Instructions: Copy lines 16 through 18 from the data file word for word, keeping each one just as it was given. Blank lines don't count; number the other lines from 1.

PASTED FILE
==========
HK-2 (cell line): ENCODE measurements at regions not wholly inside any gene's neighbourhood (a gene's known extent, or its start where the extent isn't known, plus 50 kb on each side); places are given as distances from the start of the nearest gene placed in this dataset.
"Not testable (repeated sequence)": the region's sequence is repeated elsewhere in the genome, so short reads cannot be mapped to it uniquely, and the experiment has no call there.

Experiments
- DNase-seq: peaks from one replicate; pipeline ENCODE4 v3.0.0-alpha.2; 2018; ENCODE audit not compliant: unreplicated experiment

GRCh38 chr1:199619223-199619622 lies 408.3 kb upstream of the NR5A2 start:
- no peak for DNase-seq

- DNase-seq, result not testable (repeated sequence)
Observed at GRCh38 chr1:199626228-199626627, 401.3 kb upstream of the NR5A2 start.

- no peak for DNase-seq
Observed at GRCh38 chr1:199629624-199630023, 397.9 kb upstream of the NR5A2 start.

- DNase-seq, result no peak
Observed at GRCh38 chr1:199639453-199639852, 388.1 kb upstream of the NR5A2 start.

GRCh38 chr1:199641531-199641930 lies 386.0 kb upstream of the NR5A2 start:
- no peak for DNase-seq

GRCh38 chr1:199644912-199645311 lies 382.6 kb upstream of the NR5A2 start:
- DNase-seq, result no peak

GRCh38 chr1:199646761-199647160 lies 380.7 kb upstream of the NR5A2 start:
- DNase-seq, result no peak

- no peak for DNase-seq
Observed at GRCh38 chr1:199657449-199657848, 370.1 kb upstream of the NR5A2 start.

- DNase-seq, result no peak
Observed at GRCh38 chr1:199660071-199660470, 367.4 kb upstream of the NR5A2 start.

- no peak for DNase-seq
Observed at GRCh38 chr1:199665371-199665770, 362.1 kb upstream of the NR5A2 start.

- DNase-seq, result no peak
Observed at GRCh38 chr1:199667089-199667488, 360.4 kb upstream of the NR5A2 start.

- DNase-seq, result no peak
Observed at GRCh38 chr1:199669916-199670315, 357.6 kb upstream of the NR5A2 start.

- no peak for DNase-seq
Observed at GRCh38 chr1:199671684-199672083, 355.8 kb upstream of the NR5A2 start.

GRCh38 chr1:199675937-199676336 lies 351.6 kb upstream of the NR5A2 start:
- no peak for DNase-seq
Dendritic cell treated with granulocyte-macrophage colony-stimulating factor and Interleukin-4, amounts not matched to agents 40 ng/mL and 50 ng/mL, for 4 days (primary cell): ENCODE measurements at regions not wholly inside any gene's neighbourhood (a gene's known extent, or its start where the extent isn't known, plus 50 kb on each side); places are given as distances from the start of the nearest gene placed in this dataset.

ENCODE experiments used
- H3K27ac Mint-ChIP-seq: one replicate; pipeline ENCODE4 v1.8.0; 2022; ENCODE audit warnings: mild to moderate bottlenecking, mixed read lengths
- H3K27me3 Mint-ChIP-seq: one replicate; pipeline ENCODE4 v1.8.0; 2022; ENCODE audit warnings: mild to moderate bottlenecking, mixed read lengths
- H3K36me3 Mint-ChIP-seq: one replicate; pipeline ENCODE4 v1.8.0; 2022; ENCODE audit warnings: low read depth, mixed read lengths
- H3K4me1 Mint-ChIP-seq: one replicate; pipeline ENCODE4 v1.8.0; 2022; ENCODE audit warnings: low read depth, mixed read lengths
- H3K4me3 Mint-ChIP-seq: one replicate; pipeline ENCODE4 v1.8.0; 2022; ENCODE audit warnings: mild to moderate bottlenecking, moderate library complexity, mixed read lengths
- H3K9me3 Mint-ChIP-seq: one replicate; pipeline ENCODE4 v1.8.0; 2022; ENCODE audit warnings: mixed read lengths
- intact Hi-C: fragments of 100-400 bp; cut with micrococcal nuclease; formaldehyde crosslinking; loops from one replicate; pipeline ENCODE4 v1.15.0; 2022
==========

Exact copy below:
- DNase-seq, result no peak

GRCh38 chr1:199646761-199647160 lies 380.7 kb upstream of the NR5A2 start:
- DNase-seq, result no peak